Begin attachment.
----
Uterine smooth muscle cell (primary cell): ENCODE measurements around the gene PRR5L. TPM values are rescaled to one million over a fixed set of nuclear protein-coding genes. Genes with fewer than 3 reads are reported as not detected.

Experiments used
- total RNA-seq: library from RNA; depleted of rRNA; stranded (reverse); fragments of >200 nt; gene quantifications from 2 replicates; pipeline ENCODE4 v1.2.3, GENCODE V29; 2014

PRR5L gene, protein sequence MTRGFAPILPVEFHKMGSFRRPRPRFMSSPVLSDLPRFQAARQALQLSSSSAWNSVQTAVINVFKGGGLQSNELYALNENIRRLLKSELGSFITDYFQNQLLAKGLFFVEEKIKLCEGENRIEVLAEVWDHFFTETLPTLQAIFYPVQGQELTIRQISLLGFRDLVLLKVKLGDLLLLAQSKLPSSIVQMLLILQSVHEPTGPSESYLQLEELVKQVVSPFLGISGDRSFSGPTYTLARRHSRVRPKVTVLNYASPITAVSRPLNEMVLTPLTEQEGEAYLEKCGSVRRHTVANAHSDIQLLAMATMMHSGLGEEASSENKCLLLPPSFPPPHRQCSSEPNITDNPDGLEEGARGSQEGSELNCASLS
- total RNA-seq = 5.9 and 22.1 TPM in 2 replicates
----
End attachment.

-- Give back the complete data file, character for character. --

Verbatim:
Uterine smooth muscle cell (primary cell): ENCODE measurements around the gene PRR5L. TPM values are rescaled to one million over a fixed set of nuclear protein-coding genes. Genes with fewer than 3 reads are reported as not detected.

Experiments used
- total RNA-seq: library from RNA; depleted of rRNA; stranded (reverse); fragments of >200 nt; gene quantifications from 2 replicates; pipeline ENCODE4 v1.2.3, GENCODE V29; 2014

PRR5L gene, protein sequence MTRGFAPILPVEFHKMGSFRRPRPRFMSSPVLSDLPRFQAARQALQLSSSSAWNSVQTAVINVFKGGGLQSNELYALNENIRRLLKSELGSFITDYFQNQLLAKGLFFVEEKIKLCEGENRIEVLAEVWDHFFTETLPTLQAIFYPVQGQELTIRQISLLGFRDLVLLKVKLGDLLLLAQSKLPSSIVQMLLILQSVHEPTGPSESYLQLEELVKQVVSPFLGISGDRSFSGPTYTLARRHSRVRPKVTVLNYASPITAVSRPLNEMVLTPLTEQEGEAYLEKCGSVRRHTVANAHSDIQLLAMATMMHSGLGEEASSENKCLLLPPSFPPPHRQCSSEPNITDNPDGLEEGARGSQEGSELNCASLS
- total RNA-seq = 5.9 and 22.1 TPM in 2 replicates